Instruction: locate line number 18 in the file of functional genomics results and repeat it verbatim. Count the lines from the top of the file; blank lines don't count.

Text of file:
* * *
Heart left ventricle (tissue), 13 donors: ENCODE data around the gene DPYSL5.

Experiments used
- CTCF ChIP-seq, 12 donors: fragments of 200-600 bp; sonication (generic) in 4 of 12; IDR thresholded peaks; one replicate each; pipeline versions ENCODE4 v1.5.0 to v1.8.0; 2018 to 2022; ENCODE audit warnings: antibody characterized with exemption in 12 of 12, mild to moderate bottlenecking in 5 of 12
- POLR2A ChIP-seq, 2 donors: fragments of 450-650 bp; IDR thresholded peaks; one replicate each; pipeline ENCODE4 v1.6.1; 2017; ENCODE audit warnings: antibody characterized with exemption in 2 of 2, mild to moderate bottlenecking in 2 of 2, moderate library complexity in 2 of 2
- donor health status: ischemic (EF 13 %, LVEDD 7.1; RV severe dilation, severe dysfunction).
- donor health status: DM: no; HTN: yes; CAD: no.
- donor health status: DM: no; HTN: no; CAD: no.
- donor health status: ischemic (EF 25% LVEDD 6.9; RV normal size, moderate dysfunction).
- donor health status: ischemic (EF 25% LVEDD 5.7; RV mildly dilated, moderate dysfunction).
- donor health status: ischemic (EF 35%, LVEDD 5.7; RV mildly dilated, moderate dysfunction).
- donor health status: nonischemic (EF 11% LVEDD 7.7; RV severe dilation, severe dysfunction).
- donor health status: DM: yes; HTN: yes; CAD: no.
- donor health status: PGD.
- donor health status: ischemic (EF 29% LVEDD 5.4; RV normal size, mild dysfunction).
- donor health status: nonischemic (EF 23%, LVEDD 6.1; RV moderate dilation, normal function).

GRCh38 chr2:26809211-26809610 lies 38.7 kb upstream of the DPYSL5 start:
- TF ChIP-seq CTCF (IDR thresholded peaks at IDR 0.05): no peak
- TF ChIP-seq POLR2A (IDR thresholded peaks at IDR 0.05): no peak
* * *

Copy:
- TF ChIP-seq POLR2A (IDR thresholded peaks at IDR 0.05): no peak